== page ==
BEIJING -- Huawei's in-house operating system, HarmonyOS, is set to surpass Linux to become the world's fifth most popular operating system for smart digital devices by the end of 2020, according to Counterpoint Research's latest report.
The Chinese-developed operating system is predicted to hold 2% of market share globally and 5% domestically by December next year, the report said.
Officially launched by tech group Huawei in August, the open-source software is designed to integrate with almost every kind of smart device, from smartphones and wearables to cars. Two of Huawei's new televisions are installed with HarmonyOS.
The development of a homegrown operating system is part of Huawei's effort to enrich its ecosystem and reduce reliance on foreign technology, such as the Android operating system from its long-time partner Google.
Currently, Android is the world's No. 1 operating system, claiming more than 40% of market share, followed by Microsoft's Windows with 35%, Apple's iOS with 14% and macOS with 6%. Linux ranks fifth with a 0.8% share, data from web analytics service StatCounter reveals.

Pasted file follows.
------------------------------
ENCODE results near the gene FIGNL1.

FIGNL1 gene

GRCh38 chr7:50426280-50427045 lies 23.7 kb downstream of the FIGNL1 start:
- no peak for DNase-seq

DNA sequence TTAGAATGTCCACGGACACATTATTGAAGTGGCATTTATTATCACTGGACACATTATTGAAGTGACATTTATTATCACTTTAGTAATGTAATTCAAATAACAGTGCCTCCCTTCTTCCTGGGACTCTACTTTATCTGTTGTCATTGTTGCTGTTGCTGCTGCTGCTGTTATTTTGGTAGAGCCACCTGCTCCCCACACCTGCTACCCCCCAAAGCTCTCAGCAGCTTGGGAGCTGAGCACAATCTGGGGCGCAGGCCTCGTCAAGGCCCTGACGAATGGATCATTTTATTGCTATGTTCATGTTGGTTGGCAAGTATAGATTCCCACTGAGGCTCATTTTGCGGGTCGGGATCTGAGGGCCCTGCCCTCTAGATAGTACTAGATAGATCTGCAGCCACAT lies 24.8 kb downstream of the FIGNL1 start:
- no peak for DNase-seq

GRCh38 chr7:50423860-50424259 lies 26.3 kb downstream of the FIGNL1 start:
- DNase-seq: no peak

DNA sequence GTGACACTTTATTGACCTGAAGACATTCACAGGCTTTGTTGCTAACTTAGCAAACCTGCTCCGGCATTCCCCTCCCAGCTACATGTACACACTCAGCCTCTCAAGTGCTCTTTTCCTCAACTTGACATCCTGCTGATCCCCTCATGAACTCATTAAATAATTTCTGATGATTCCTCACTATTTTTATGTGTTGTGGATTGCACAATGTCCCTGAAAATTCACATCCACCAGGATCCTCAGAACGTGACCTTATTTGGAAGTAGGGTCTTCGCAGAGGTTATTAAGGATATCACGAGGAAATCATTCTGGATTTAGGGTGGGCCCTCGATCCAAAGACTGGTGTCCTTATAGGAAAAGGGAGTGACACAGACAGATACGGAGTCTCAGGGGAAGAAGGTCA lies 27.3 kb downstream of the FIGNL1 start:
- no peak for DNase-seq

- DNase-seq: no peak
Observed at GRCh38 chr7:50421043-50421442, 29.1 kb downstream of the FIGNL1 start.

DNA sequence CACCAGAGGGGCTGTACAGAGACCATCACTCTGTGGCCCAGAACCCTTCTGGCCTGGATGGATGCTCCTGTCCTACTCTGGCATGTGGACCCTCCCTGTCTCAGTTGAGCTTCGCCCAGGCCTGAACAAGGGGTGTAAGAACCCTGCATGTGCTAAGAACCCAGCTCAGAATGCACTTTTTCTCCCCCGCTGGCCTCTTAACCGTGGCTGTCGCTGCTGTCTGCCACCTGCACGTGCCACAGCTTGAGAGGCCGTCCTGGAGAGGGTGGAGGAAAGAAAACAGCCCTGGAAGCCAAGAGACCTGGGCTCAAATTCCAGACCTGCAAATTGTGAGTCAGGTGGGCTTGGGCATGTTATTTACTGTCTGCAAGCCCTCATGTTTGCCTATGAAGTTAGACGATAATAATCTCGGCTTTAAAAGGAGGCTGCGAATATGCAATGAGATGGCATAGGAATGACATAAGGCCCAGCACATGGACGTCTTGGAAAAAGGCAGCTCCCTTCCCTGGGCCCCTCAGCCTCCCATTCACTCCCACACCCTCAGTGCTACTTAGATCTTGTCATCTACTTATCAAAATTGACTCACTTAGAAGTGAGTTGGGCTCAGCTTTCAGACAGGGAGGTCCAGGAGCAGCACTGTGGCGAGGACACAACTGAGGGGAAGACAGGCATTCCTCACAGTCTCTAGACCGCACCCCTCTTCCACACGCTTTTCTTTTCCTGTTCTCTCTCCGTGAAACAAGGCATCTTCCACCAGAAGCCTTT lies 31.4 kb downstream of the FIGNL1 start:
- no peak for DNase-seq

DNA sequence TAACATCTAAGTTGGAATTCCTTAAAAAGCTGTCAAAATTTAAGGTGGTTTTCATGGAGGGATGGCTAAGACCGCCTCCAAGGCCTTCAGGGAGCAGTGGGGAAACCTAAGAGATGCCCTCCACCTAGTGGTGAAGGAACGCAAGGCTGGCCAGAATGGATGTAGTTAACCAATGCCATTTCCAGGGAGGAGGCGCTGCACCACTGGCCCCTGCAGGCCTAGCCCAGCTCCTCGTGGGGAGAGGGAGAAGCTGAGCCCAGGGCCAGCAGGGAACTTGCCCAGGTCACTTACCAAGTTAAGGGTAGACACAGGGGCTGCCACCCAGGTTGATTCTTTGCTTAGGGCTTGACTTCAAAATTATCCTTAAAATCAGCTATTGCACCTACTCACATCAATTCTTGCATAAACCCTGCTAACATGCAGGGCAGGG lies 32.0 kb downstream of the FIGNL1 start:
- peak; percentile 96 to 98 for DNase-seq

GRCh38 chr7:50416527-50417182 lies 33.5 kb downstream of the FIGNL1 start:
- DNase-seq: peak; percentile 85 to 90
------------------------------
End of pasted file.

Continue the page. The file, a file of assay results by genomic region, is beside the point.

In Western markets, Huawei is still reeling from the ongoing U.S.-China trade spat and bans on American companies from selling technologies to the Chinese company.
Its newly-released flagship smartphone, the Mate 30, comes without Google apps such as the Google Play Store, Chrome and Gmail, since the administration of U.S. President Donald Trump placed Huawei and dozens of its affiliates on a list of banned entities in May.
Although Huawei's global smartphone shipments grew 4.6% year-on-year in the second quarter of 2019, the U.S. sanctions will lead to a steep decline in its shipments in the third quarter as overseas buyers might avoid buying its handsets, industry observers believe.
However, there is speculation that Google services might soon be restored to Huawei devices, as the U.S. announced a temporary truce Friday after Washington and Beijing wrapped up their latest round of trade talks.
President Trump gave the green light to begin issuing licenses allowing some American companies to supply non-sensitive goods to Huawei, The New York Times reported, citing people familiar with the situation.
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